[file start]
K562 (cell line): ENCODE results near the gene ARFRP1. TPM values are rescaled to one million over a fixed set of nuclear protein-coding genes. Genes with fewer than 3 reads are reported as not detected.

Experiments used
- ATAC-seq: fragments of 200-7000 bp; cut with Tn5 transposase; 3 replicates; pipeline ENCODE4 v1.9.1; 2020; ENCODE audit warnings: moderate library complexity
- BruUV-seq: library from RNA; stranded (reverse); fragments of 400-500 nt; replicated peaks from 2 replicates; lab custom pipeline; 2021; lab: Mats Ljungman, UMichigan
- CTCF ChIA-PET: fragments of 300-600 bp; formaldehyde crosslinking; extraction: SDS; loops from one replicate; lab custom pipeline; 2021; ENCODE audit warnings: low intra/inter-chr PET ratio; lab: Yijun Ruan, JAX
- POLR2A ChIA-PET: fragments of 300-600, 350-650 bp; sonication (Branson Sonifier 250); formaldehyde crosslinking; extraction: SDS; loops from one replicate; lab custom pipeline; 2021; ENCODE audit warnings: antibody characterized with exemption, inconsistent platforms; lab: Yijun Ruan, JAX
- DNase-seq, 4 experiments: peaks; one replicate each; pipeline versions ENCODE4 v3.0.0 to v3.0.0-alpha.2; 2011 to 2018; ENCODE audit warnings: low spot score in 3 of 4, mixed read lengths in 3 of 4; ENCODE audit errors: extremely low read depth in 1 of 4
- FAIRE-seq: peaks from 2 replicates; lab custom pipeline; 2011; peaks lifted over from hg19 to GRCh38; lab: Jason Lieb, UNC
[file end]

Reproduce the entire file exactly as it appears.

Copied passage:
K562 (cell line): ENCODE results near the gene ARFRP1. TPM values are rescaled to one million over a fixed set of nuclear protein-coding genes. Genes with fewer than 3 reads are reported as not detected.

Experiments used
- ATAC-seq: fragments of 200-7000 bp; cut with Tn5 transposase; 3 replicates; pipeline ENCODE4 v1.9.1; 2020; ENCODE audit warnings: moderate library complexity
- BruUV-seq: library from RNA; stranded (reverse); fragments of 400-500 nt; replicated peaks from 2 replicates; lab custom pipeline; 2021; lab: Mats Ljungman, UMichigan
- CTCF ChIA-PET: fragments of 300-600 bp; formaldehyde crosslinking; extraction: SDS; loops from one replicate; lab custom pipeline; 2021; ENCODE audit warnings: low intra/inter-chr PET ratio; lab: Yijun Ruan, JAX
- POLR2A ChIA-PET: fragments of 300-600, 350-650 bp; sonication (Branson Sonifier 250); formaldehyde crosslinking; extraction: SDS; loops from one replicate; lab custom pipeline; 2021; ENCODE audit warnings: antibody characterized with exemption, inconsistent platforms; lab: Yijun Ruan, JAX
- DNase-seq, 4 experiments: peaks; one replicate each; pipeline versions ENCODE4 v3.0.0 to v3.0.0-alpha.2; 2011 to 2018; ENCODE audit warnings: low spot score in 3 of 4, mixed read lengths in 3 of 4; ENCODE audit errors: extremely low read depth in 1 of 4
- FAIRE-seq: peaks from 2 replicates; lab custom pipeline; 2011; peaks lifted over from hg19 to GRCh38; lab: Jason Lieb, UNC